And the winner is...
In my mind, GPT 3.5 Turbo is the clear winner. It's simultaneously the most detailed and the most readable. And given the development costs associated with fine-tuning T5, for many use cases it is actually the most affordable.
However, there are situations where:
- GPT 3.5 Turbo isn't good enough, in which case T5 may be easier to fine-tune.
- You have so many documents that fine-tuning T5 ends up being cheaper.
- The question isn't How much should we spend on this project? but What projects should we prioritize for the salaried team we are already paying for? And in that case, the financial equation isn't so simple, and a fine-tuned T5 may be a better overall business decision.
Bruce Lee was a fun thought experiment for me, but it grew out of real conversations I've been having with clients and real evaluations I've been putting tools through for specific projects. And in those specific projects, there isn't always a clear winner. And the winner isn't always the same.
For example, I used t5-base out of the box for a recent client project. The input data was better suited to T5 than the Bruce Lee passage here, the output was sufficient for the use case, and it ran fast and lightweight without any additional API or infrastructure costs. But for another project I'm currently scoping out, GPT 3.5 Turbo looks like it may be the better solution.
At the end of the day, there's a reason all of these different models exist. Some are improvements on previous models, some are improvements for specific purposes, and some are easier to customize. Taking the time to evaluate the options as they pertain to your specific situation can save a lot of headache, and even money, down the road.
Need help evaluating or implementing language models in your work? Get in touch!
And here's that Bruce Lee source text...
To obtain enlightenment in martial art means the extinction of everything which obscures the “true knowledge,” the “real life.” At the same time, it implies boundless expansion and, indeed, emphasis should fall not on the cultivation of the particular department which merges into the totality but rather on the totality that enters and unites that particular department.
The way to transcend karma lies in the proper use of the mind and the will. The oneness of all life is a truth that can be fully realized only when false notions of a separate self, whose destiny can be considered apart from the whole, are forever annihilated.
Voidness is that which stands right in the middle between this and that. The void is all-inclusive, having no opposite—there is nothing which it excludes or opposes. It is living void because all forms come out of it and whoever realizes the void is filled with life and power and the love of all beings.
Turn into a doll made of wood: it has no ego, it thinks nothing, it is not grasping or sticky. Let the body and limbs work themselves out in accordance with the discipline they have undergone.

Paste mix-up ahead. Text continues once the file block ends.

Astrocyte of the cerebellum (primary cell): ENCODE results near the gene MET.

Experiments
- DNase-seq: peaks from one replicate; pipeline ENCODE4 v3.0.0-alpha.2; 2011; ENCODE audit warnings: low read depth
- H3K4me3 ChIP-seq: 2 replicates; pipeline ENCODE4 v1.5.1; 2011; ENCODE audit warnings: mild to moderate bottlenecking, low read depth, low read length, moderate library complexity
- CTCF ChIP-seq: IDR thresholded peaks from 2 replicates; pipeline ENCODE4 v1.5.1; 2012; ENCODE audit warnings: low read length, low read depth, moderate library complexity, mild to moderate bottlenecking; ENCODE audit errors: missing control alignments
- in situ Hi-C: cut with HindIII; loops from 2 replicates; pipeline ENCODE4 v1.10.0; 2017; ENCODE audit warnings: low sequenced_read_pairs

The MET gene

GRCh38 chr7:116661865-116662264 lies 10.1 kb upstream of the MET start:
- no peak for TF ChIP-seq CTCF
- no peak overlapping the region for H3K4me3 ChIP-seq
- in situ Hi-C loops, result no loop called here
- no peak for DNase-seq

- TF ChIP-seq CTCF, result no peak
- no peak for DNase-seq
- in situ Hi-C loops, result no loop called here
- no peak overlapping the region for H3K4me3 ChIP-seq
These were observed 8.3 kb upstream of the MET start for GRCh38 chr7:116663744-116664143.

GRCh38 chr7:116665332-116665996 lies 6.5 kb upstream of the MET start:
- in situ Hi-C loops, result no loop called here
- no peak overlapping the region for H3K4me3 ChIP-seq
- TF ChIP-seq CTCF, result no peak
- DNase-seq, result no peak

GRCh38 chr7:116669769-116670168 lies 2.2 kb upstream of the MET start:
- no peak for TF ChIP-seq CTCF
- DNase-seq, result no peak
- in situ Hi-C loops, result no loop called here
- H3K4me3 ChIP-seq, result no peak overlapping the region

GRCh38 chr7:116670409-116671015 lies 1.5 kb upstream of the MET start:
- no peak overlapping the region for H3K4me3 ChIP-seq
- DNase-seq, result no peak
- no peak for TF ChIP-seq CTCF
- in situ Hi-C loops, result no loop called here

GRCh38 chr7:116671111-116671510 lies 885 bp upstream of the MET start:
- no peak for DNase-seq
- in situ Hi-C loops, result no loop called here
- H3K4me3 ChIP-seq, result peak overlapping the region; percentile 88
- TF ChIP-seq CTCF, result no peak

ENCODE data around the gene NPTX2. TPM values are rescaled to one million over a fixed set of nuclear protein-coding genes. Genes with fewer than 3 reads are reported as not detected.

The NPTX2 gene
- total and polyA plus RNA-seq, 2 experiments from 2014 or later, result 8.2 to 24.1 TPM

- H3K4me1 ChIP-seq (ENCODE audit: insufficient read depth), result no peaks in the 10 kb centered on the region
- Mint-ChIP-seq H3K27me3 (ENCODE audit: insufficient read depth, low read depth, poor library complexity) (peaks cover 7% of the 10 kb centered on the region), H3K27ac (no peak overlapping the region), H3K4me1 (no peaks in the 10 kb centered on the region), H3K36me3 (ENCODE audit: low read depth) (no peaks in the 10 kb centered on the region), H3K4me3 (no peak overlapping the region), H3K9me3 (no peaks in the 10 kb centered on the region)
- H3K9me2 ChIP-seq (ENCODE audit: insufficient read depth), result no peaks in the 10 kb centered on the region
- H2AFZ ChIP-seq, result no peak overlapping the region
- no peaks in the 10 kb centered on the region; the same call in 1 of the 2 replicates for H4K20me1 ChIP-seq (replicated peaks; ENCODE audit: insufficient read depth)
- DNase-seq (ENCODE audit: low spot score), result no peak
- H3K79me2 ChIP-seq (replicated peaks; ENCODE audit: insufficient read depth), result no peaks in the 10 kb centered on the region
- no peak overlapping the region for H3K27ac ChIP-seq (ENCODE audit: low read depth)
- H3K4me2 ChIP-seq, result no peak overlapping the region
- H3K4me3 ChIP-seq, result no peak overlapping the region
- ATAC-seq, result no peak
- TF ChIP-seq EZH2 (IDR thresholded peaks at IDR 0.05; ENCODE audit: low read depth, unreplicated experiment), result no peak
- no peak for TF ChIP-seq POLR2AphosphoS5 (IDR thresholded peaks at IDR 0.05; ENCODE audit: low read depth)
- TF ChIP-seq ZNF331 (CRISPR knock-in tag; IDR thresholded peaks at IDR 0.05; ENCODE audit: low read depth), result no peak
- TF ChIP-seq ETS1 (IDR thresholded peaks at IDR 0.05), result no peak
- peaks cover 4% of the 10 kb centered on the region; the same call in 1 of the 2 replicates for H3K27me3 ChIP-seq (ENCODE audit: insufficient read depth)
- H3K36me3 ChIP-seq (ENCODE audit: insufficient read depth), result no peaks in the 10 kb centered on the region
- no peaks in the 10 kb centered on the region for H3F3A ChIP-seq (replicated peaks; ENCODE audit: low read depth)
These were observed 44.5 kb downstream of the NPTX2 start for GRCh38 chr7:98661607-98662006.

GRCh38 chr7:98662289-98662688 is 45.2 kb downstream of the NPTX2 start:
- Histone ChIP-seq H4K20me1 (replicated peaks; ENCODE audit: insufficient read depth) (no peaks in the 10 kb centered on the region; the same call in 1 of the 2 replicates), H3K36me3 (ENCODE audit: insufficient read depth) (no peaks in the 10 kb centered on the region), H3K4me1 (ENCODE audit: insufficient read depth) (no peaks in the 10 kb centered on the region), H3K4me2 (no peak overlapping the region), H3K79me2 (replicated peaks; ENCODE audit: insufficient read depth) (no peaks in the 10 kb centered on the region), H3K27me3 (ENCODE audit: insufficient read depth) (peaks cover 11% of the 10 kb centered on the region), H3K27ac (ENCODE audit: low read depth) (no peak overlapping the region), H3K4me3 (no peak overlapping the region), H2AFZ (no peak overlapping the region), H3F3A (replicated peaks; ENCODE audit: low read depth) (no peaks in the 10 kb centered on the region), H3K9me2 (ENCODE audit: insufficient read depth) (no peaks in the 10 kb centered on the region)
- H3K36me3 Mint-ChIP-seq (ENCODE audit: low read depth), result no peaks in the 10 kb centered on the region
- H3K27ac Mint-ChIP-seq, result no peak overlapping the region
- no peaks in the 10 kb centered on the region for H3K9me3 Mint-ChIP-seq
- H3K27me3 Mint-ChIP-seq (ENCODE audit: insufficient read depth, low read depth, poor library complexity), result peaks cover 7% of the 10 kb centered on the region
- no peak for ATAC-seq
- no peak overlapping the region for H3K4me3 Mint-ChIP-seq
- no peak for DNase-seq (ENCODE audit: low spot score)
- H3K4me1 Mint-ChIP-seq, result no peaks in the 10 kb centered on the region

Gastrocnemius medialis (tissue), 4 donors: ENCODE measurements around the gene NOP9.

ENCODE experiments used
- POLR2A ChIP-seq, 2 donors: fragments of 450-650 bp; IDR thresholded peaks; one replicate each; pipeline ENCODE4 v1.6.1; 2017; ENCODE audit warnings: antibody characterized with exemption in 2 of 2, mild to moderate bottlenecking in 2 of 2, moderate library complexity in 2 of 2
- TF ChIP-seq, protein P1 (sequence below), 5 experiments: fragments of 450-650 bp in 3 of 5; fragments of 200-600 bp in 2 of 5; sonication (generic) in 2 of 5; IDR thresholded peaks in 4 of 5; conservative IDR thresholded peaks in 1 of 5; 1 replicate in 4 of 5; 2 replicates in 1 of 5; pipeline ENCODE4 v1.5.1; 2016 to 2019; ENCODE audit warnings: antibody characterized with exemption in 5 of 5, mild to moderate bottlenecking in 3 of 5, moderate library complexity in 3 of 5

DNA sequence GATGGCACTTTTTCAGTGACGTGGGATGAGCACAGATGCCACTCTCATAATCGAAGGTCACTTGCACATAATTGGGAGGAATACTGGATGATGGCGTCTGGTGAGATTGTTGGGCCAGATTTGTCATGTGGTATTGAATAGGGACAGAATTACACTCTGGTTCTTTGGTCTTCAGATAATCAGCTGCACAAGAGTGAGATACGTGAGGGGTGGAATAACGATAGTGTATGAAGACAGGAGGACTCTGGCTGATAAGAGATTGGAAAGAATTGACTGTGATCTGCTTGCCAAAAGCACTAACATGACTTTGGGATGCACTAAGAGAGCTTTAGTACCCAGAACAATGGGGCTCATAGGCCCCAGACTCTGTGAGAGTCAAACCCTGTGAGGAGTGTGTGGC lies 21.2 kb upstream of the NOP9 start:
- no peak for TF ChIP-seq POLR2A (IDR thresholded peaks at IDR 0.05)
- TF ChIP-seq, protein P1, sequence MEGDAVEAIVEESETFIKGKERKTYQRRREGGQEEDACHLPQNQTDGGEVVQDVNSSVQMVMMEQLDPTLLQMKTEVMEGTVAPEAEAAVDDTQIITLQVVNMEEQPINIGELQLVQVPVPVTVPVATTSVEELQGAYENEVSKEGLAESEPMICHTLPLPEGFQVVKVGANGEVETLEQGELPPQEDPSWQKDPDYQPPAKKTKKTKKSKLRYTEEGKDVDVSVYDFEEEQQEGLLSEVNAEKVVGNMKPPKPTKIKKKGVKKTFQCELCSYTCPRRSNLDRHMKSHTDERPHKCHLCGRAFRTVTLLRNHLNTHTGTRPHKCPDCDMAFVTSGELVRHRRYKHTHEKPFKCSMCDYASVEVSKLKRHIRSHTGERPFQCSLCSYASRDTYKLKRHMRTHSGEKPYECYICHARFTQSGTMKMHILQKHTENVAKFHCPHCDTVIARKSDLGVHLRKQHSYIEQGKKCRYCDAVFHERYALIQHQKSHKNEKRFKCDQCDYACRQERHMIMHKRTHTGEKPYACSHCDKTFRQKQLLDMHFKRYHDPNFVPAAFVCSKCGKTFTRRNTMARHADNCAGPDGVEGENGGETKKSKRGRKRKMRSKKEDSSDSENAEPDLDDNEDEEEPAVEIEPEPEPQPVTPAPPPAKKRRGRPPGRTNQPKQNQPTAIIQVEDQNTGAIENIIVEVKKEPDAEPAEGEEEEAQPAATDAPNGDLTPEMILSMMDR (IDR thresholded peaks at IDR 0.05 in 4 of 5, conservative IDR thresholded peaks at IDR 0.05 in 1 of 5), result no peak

If nothing within you stays rigid, outward things will disclose themselves. Moving, be like water. Still, be like a mirror. Respond like an echo.
Nothingness cannot be defined; the softest thing cannot be snapped.
I’m moving and not moving at all. I’m like the moon underneath the waves that ever go on rolling and rocking. It is not, “I am doing this,” but rather, an inner realization that “this is happening through me,” or “it is doing this for me.” The consciousness of self is the greatest hindrance to the proper execution of all physical action.
The localization of the mind means it’s freezing. When it ceases to flow freely as it is needed, it is no more the mind in its suchness.
The “Immovable” is the concentration of energy at a given focus, as at the axis of a wheel, instead of dispersal in scattered activities.
The point is the doing of them rather than the accomplishments. There is no actor but the action; there is no experiencer but the experience.
To see a thing uncolored by one’s own personal preferences and desires is to see it in its own pristine simplicity.
Art reaches its greatest peak when devoid of self-consciousness. Freedom discovers man the moment he loses concern over what impression he is making or about to make.
The perfect way is only difficult for those who pick and choose. Do not like, do not dislike; all will then be clear. Make a hairbreadth difference and heaven and earth are set apart; if you want the truth to stand clear before you, never be for or against. The struggle between “for” and “against” is the mind’s worst disease.
Wisdom does not consist of trying to wrest the good from the evil but in learning to “ride” them as a cork adapts itself to the crests and troughs of the waves.
Let yourself go with the disease, be with it, keep company with it—this is the way to be rid of it.
An assertion is Zen only when it is itself an act and does not refer to anything that is asserted in it.
In Buddhism, there is no place for using effort. Just be ordinary and nothing special. Eat your food, move your bowels, pass water and, when you’re tired, go and lie down. The ignorant will laugh at me, but the wise will understand.
Establish nothing in regard to oneself. Pass quickly like the non-existent and be quiet as purity. Those who gain, lose. Do not precede others, always follow them.
Do not run away; let go. Do not seek, for it will come when least expected.
Give up thinking as though not giving it up. Observe techniques as though not observing.
There is no fixed teaching. All I can provide is an appropriate medicine for a particular ailment.